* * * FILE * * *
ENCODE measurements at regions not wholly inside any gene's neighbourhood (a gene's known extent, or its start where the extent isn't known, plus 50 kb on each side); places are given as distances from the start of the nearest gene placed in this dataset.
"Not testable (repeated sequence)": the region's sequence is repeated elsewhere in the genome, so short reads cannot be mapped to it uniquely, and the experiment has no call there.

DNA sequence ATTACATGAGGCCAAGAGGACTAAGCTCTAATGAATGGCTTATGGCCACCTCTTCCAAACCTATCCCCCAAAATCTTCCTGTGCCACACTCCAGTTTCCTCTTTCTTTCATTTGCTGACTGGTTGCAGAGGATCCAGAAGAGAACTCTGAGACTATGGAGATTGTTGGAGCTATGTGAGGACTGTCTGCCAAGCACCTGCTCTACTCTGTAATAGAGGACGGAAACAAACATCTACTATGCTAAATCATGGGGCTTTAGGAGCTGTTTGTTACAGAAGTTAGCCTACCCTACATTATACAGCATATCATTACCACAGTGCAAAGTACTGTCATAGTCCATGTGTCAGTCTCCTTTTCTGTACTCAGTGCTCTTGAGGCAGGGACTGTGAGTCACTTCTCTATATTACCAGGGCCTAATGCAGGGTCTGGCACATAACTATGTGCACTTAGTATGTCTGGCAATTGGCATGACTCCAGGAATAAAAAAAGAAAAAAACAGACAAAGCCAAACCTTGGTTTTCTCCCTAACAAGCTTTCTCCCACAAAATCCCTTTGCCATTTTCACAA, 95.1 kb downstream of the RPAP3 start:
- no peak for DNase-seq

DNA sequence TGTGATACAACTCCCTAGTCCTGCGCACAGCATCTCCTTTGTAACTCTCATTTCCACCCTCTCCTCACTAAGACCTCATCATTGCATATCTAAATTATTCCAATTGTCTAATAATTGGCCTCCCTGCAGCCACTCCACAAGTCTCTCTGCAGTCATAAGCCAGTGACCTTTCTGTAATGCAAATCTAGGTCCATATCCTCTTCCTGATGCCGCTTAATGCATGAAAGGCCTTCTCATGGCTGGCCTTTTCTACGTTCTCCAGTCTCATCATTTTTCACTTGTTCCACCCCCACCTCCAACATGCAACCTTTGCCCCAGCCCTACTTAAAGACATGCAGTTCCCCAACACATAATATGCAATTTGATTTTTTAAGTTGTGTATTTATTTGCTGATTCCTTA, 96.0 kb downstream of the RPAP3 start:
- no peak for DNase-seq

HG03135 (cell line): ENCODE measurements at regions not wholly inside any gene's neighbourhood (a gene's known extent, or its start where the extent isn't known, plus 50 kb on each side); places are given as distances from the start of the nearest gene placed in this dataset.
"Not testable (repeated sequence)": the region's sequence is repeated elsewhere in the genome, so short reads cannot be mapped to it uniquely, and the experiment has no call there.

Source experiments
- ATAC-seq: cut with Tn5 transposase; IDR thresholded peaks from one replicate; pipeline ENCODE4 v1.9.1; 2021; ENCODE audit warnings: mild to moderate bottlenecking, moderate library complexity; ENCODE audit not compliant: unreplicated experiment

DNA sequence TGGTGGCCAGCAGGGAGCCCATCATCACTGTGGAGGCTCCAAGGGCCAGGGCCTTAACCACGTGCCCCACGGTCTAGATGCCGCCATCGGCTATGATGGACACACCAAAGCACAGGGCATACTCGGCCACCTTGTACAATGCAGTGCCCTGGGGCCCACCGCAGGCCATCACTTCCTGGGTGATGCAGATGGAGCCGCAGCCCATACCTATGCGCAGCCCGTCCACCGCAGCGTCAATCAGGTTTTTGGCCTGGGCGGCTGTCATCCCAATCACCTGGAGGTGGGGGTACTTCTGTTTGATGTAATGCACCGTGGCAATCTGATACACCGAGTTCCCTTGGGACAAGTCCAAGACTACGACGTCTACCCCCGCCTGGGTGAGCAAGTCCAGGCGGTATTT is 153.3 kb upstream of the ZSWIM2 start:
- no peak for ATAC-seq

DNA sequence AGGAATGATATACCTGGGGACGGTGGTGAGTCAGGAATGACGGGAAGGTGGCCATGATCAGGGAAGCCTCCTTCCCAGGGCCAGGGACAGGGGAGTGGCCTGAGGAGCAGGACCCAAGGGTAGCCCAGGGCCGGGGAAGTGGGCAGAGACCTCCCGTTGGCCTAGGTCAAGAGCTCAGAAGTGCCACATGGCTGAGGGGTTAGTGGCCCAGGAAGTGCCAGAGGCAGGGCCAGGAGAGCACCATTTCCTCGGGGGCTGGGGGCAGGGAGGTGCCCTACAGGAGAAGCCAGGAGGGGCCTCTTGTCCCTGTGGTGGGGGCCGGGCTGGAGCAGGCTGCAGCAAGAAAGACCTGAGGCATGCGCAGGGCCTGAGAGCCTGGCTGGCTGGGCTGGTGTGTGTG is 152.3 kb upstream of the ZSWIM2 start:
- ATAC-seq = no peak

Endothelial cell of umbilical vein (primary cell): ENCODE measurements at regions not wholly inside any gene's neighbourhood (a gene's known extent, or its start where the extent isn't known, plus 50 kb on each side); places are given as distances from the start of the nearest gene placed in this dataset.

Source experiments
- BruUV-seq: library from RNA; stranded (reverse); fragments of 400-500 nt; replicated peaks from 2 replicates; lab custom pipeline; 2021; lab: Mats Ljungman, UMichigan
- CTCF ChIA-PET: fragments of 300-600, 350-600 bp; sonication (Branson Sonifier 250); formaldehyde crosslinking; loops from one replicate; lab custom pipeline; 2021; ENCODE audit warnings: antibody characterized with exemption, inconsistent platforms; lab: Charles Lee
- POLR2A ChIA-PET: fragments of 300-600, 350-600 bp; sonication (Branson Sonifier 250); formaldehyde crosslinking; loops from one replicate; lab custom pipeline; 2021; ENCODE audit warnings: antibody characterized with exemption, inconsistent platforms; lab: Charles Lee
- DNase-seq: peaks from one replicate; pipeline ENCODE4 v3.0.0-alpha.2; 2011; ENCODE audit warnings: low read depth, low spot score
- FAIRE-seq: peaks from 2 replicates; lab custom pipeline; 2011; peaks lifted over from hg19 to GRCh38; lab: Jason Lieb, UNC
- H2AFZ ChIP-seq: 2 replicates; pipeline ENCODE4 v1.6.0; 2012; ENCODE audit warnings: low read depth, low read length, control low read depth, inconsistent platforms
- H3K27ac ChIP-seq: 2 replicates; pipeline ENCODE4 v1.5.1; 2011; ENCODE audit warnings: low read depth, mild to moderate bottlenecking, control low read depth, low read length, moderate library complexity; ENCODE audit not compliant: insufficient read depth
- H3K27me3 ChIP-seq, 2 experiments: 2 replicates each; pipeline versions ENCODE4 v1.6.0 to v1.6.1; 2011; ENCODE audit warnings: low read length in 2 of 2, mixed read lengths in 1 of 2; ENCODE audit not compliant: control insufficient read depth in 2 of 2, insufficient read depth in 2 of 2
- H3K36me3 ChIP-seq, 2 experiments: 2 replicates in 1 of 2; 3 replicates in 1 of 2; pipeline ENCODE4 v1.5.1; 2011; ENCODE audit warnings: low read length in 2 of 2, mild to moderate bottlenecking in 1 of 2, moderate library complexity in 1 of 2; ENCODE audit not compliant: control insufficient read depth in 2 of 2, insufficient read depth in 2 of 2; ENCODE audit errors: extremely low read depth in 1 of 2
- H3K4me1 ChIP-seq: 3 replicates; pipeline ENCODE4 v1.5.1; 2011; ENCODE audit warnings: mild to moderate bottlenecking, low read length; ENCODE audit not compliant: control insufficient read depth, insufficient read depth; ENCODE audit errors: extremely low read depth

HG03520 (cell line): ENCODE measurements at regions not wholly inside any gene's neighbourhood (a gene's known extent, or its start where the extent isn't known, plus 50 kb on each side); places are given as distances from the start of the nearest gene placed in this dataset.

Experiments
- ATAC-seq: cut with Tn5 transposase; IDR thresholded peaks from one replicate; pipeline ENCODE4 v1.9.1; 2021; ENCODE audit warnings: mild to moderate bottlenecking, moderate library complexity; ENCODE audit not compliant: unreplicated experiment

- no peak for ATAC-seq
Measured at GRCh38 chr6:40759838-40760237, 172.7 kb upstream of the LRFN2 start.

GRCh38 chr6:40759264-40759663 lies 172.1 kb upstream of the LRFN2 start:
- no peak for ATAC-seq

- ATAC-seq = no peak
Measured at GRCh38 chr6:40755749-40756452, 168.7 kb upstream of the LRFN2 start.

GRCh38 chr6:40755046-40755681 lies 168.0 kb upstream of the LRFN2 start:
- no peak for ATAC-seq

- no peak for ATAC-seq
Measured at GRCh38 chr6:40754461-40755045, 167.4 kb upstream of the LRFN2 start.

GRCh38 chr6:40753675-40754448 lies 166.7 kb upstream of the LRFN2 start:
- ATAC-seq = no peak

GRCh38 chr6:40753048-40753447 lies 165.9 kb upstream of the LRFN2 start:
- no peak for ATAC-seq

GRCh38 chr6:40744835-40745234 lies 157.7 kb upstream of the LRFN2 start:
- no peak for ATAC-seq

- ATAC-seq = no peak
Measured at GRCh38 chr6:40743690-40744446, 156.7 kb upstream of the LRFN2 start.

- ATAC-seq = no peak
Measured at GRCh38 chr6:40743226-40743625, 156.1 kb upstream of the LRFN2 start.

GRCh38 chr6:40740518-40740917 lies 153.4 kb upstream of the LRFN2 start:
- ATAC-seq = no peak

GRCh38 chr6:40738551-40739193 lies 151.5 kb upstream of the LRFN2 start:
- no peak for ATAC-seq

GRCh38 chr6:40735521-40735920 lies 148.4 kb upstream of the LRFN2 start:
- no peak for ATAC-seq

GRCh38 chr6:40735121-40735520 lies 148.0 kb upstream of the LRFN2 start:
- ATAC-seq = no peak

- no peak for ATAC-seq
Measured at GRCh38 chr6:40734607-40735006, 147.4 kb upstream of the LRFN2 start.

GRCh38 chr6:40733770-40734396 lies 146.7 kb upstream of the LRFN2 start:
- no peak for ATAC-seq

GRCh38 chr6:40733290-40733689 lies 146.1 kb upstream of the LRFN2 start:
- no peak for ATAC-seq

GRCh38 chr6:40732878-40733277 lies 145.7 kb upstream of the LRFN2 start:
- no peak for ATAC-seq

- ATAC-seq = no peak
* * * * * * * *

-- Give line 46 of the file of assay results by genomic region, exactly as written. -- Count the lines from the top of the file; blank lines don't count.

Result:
- ATAC-seq = no peak